Sam Taggart 37:55
But sometimes I would do incentives with my teams, where it’s like, What’s your goal today? And they’re like, 231. And I’m like, What’s your goal? Go home? You know, I mean, like, you could, you could do it by four, it might take you till 9pm. I don’t know. But once you hit your goal, go home. If we all hit our goal, today, we have our best day in the planet. So let’s go. You know what I mean. And I’ve done exercise like that, that I think is a is another way of rewarding to where you’re giving time. And I’m saying, Yeah, I’ll give you I won’t make you stay out till nine when I normally do. I’ll let you go home whenever you want. But you got to go hit your goal.

Jeff Depatie 38:31
Yeah, it does a couple things. It’s that that, you know, capital exchange, and it gives the salesperson a sense of their own, they’re in control their own destiny a bit, right? When you’re kind of under the thumb of like a really hierarchical organization. You know, you could feel like, I’m not making a difference here. I’m just kind of, you know, pion and along and those are those things that we can do to flatten it out a little bit do organization gives more ownership and it definitely psychologically helps with the drain.

Sam Taggart 39:04
No, I like that. Last question. The last question is we kind of wrap up because we’re short on time now and one before I answer that, or ask this dude, I appreciate you hopping on I know you’re a busy guy. I’m sure you’ve got a million things going on. And so anybody that’s listening to this, you guys can go follow Special Force experience on Instagram or check out their website. You know, they have some really cool programs for companies and individuals. And, but but this is kind of segues me into this question that’s why I kind of brought that up is you know what, what experiences have you seen, you know, like, not vague but like, Hey, we do this and this and this like, we take these guys in the frickin jungle. We beat them up and we leave them there to survive like, like, what, what have you seen from a this gets a result if I were to be putting on my own little group training or experiential thing. Have you seen some type Have exercises be a little more effective in creating culture than, you know, the typical, hey, let’s all jump over a rope together like you know what I mean? Like, like, is there certain ones that you’re like, Man, this was like, awesome. We did this and it just blows people away.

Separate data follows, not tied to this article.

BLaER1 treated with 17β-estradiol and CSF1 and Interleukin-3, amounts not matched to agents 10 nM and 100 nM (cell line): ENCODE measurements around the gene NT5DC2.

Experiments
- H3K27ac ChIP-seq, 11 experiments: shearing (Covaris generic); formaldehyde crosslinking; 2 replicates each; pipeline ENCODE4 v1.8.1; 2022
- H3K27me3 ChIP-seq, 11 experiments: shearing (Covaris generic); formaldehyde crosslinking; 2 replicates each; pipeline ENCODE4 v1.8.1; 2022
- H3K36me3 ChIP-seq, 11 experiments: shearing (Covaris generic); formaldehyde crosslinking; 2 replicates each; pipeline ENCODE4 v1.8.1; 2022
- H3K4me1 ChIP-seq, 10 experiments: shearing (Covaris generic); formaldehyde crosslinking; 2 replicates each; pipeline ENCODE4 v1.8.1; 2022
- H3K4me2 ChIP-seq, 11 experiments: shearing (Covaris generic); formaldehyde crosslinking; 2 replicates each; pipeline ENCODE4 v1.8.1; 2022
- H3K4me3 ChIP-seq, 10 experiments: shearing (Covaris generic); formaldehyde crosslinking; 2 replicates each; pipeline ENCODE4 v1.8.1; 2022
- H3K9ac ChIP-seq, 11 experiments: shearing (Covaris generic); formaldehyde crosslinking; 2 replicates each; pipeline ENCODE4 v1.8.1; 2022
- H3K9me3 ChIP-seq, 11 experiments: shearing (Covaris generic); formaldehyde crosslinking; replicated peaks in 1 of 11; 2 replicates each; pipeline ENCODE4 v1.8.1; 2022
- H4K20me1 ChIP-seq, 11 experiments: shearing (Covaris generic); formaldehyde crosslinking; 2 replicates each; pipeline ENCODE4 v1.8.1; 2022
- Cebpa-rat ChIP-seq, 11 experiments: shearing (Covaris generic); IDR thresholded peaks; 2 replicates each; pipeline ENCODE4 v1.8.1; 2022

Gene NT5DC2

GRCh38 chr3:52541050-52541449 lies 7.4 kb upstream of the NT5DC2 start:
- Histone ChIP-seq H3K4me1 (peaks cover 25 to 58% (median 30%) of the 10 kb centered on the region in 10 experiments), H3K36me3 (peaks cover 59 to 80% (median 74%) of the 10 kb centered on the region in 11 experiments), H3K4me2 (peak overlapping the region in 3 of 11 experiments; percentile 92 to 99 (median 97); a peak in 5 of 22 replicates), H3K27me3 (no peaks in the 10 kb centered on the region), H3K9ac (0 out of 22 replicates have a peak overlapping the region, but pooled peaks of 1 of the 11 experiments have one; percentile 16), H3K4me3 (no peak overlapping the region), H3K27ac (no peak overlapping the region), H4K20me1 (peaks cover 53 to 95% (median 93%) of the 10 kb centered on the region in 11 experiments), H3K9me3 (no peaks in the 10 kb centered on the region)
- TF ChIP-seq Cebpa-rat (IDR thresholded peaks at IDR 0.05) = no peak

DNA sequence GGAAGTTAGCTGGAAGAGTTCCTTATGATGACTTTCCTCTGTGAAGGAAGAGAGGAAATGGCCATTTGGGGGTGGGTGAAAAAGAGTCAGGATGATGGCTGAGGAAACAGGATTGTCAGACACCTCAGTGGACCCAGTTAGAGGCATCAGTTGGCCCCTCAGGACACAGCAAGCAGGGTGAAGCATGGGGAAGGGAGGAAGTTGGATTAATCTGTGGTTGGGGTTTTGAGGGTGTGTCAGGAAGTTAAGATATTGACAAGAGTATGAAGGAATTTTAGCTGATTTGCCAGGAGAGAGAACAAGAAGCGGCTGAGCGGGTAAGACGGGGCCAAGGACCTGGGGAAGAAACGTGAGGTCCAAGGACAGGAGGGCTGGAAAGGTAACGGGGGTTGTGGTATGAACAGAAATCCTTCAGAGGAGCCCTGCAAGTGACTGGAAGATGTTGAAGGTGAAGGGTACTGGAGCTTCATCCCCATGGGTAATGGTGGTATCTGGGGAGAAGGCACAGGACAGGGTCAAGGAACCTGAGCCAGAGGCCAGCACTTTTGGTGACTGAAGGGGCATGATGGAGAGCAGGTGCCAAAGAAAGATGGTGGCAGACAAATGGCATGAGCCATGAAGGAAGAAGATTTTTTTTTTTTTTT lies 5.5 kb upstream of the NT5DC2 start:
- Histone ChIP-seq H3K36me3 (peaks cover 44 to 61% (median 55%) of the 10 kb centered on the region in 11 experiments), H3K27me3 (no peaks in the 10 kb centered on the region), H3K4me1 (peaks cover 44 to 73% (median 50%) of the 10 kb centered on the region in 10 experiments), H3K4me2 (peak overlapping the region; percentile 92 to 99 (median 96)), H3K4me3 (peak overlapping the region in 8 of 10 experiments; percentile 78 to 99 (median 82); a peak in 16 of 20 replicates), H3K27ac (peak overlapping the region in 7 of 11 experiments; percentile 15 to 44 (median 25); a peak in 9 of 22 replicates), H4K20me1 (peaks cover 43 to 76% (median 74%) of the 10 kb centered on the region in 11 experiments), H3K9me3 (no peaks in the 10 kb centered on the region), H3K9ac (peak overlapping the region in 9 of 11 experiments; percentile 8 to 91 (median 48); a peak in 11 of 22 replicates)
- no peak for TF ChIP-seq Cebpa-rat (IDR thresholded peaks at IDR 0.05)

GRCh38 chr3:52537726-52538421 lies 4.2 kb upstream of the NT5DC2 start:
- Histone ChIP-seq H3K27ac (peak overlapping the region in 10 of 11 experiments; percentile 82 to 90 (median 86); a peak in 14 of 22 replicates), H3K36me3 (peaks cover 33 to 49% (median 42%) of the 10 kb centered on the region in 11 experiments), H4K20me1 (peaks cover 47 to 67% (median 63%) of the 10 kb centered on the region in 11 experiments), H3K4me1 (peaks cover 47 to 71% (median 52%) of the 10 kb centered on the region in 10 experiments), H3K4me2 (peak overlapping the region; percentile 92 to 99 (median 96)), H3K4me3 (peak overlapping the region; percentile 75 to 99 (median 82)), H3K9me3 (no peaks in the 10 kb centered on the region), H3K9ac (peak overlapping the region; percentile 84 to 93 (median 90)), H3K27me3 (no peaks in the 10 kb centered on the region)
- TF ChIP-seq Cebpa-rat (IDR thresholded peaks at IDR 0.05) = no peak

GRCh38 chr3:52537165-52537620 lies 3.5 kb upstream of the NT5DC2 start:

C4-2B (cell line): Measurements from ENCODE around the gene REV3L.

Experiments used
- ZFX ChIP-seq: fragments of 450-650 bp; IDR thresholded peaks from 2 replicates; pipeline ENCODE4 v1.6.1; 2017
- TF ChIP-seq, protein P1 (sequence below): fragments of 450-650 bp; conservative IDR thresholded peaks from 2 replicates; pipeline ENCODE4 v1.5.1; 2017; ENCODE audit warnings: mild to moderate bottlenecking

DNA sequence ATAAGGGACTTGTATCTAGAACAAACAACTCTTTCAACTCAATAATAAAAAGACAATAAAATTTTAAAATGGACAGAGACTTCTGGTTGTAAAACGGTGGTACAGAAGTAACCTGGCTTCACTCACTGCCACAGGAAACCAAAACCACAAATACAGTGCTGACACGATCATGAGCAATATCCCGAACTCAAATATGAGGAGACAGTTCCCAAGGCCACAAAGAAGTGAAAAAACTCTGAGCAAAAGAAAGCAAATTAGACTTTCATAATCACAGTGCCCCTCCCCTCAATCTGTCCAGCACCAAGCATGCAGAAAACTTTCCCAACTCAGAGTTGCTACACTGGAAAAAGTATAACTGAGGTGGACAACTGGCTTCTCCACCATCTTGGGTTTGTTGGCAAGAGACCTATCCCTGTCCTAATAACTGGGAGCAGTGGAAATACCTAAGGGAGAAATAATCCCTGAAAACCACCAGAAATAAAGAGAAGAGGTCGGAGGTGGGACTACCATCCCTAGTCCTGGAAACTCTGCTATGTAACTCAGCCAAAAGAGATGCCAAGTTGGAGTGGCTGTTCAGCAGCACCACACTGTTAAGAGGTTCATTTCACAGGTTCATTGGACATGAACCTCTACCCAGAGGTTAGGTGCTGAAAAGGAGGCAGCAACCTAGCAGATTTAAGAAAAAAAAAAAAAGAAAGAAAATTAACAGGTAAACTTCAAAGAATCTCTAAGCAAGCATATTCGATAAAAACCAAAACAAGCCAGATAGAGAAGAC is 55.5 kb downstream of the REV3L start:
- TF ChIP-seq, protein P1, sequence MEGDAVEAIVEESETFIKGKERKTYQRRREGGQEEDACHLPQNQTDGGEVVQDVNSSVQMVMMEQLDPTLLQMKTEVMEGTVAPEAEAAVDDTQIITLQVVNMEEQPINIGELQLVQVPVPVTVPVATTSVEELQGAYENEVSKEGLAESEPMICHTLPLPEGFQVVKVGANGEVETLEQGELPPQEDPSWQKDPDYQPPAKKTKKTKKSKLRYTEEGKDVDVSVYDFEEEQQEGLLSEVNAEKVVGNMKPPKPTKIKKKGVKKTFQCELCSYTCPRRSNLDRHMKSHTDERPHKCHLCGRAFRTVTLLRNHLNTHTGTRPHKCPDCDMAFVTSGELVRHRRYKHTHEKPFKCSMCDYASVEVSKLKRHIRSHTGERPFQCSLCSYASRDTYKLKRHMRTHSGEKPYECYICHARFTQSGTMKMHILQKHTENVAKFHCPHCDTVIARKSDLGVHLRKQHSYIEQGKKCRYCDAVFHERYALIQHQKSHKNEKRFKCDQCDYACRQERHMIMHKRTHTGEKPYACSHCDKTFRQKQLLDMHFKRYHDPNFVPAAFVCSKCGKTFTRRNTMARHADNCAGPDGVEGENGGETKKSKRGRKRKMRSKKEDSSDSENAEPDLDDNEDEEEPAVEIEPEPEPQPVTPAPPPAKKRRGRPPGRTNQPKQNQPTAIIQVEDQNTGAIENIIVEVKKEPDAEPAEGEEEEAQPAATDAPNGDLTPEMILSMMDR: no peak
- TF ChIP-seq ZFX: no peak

Jeff Depatie 40:14
Yeah, I would say the essence is common striving, striving, I think the Latin root is suffering together working together. And when you kind of suffer together, it builds bonds that last quite a long time. The keys intertwining in the proper lessons, the characteristics and cognitive traits that you want to mold and shape in there, as you do that, but I would say as a broad brush, and CrossFit culture, how bought in all those people are, you know, there’s suffering and there’s community, tough mutters all those kinds of things that have really popped up all around, at their, at their core. That’s that’s what it is struggle together. No human beings The body was made to actually struggle. It’s a it’s a phenomenal machine to problem solve to get at it, you know, and adapt to the world. And when we’re not using it that way, we we get a little tired.